nep-sog New Economics Papers
on Sociology of Economics
Issue of 2008‒05‒24
two papers chosen by
Jonas Holmström
Swedish School of Economics and Business Administration

  1. Students' Academic Self Perception By Arnaud Chevalier; Steve Gibbons; Andy Thorpe; Sherria Hoskins
  2. The College Wage Premium, Overeducation, and the Expansion of Higher Education in the UK by and By Ian Walker; Yu Zhu

  1. By: Arnaud Chevalier (Dept. of Economics, Royal Holloway, University of London, Egham, TW20 OEX + Geary Institute, University College Dublin); Steve Gibbons (Department of Geography, London School of Economics + Centre for Economics Performance, London School of Economics); Andy Thorpe (Department of Economics, University of Portsmouth, Portsmouth); Sherria Hoskins (Department of Psychology, University of Portsmouth, Portsmouth)
    Abstract: Participation rates in higher education differ persistently between some groups in society. Using two British datasets we investigate whether this gap is rooted in students’ misperception of their own and other’s ability, thereby increasing the expected costs to studying. Among high school pupils, we find that pupils with a more positive view of their academic abilities are more likely to expect to continue to higher education even after controlling for observable measures of ability and students’ characteristics. University students are also poor at estimating their own test-performance and over-estimate their predicted test score. However, females, white and working class students have less inflated view of themselves. Self-perception has limited impact on the expected probability of success and expected returns amongst these university students.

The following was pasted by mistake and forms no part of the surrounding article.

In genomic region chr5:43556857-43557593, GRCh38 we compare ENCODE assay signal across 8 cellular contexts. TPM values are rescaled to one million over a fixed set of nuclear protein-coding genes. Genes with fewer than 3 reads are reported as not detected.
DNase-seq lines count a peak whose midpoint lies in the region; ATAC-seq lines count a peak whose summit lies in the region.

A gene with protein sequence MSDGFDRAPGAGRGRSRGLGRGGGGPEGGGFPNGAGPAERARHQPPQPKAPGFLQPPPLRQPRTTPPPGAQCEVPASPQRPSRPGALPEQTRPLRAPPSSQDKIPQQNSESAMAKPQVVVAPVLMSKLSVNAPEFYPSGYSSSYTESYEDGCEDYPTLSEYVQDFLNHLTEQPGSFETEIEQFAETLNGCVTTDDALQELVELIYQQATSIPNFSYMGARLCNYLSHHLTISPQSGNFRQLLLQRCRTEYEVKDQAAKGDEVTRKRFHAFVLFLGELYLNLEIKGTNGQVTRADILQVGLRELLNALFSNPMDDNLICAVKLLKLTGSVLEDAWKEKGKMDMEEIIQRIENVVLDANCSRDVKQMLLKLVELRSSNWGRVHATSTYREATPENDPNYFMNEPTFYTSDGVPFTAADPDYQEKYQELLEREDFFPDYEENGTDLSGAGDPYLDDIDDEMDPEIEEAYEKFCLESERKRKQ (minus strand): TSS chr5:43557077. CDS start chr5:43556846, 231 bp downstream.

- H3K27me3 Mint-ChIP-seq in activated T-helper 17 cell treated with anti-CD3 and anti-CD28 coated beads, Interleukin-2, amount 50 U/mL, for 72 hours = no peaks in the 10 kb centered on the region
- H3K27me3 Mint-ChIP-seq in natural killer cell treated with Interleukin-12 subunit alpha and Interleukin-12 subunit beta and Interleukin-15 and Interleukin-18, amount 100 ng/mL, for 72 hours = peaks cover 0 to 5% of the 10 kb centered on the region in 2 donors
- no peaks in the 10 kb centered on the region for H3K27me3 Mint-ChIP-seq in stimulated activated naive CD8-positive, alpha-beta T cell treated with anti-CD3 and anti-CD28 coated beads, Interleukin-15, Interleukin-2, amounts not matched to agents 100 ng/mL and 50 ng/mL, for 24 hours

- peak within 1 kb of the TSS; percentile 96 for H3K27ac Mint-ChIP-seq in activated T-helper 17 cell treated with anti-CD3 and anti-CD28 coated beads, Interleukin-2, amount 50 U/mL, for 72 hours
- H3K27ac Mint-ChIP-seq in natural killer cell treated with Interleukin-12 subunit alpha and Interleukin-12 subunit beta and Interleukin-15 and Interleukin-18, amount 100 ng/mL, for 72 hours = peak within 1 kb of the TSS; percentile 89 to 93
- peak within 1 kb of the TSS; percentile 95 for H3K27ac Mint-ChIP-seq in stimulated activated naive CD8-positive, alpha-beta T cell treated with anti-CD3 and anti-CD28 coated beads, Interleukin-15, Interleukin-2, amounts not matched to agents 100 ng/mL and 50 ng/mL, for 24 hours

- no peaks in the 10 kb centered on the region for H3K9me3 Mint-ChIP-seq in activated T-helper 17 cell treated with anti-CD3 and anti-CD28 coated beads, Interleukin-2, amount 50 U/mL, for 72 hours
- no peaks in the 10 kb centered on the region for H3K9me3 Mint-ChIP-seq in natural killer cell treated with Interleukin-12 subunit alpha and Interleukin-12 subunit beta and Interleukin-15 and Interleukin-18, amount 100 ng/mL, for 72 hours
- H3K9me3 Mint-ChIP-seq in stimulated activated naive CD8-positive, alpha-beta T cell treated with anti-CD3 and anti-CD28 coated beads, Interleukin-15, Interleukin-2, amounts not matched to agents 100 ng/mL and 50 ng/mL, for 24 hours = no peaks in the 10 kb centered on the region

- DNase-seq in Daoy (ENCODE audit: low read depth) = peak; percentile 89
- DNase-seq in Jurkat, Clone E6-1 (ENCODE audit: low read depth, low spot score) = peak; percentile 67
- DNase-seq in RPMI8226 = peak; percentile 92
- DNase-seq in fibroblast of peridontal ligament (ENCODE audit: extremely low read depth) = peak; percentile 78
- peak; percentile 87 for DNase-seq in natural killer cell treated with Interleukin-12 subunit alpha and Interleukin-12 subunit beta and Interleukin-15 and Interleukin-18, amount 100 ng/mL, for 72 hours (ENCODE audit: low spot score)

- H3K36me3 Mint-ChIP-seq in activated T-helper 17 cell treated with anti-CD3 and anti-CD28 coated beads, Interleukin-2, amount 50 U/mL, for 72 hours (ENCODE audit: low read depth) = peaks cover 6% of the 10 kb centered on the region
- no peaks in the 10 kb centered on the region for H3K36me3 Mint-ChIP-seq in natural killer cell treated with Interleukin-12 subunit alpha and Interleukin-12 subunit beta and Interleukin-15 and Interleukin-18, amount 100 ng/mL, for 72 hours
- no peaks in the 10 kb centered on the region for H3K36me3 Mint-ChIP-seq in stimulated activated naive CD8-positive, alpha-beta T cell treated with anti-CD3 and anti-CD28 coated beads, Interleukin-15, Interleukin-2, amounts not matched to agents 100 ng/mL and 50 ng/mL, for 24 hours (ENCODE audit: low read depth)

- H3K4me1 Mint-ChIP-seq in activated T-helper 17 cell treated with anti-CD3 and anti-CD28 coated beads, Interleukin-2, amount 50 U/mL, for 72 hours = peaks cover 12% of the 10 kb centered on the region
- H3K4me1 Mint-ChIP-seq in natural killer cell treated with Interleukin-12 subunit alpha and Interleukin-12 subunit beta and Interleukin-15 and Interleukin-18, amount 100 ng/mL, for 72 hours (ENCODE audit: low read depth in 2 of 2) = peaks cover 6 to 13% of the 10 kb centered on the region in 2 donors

Keywords: Test performance, self-assessment, higher education participation, academic selfperception
    JEL: I21 J16 Y80
    Date: 2007–09–24
  2. By: Ian Walker (University of Warwick and the Institute for Fiscal Studies); Yu Zhu (University of Kent and Centre for the Economics of Education)
    Abstract: This paper provides findings from the UK Labour Force Surveys from 1993 to 2003 on the financial private returns to a degree – the “college premium”. The data covers a decade when the university participation rate doubled – yet we find no significant evidence that the mean return to a degree dropped in response to this large increase in the flow of graduates. However, we do find quite large falls in returns when we compare the cohorts that went to university before and after the recent rapid expansion of HE. The evidence is consistent with the notion that new graduates are a close substitute for recent graduates but poor substitutes for older graduates. There appears to have been a very recent increase in the number of graduates getting “non-graduate” jobs but, conditional on getting a graduate job the returns seem stable. Our results are consistent across almost all degree subjects – the exception being maths and engineering where we find that, especially for women, there is a large increase in the proportion with maths and engineering degrees getting graduate jobs and that, conditional on this, the return is rising.
    Keywords: human capital, higher education, college premium
    JEL: I20 J30
    Date: 2007–06–12

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